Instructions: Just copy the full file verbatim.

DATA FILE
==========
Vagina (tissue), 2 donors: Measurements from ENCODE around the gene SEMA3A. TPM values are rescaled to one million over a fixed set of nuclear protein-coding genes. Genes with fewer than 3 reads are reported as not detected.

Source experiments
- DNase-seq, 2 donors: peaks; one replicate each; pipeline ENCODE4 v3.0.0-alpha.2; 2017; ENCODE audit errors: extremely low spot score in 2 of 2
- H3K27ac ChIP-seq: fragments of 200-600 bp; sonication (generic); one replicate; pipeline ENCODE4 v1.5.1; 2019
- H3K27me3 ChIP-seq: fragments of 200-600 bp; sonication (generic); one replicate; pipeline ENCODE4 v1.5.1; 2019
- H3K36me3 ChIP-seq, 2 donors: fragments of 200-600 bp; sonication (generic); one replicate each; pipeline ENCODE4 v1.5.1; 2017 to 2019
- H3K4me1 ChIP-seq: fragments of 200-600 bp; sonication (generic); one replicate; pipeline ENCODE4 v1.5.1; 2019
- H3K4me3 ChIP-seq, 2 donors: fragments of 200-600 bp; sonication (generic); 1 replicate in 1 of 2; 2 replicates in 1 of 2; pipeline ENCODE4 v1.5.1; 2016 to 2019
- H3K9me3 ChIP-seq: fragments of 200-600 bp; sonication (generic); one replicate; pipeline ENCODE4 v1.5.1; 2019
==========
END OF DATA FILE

Vagina (tissue), 2 donors: Measurements from ENCODE around the gene SEMA3A. TPM values are rescaled to one million over a fixed set of nuclear protein-coding genes. Genes with fewer than 3 reads are reported as not detected.

Source experiments
- DNase-seq, 2 donors: peaks; one replicate each; pipeline ENCODE4 v3.0.0-alpha.2; 2017; ENCODE audit errors: extremely low spot score in 2 of 2
- H3K27ac ChIP-seq: fragments of 200-600 bp; sonication (generic); one replicate; pipeline ENCODE4 v1.5.1; 2019
- H3K27me3 ChIP-seq: fragments of 200-600 bp; sonication (generic); one replicate; pipeline ENCODE4 v1.5.1; 2019
- H3K36me3 ChIP-seq, 2 donors: fragments of 200-600 bp; sonication (generic); one replicate each; pipeline ENCODE4 v1.5.1; 2017 to 2019
- H3K4me1 ChIP-seq: fragments of 200-600 bp; sonication (generic); one replicate; pipeline ENCODE4 v1.5.1; 2019
- H3K4me3 ChIP-seq, 2 donors: fragments of 200-600 bp; sonication (generic); 1 replicate in 1 of 2; 2 replicates in 1 of 2; pipeline ENCODE4 v1.5.1; 2016 to 2019
- H3K9me3 ChIP-seq: fragments of 200-600 bp; sonication (generic); one replicate; pipeline ENCODE4 v1.5.1; 2019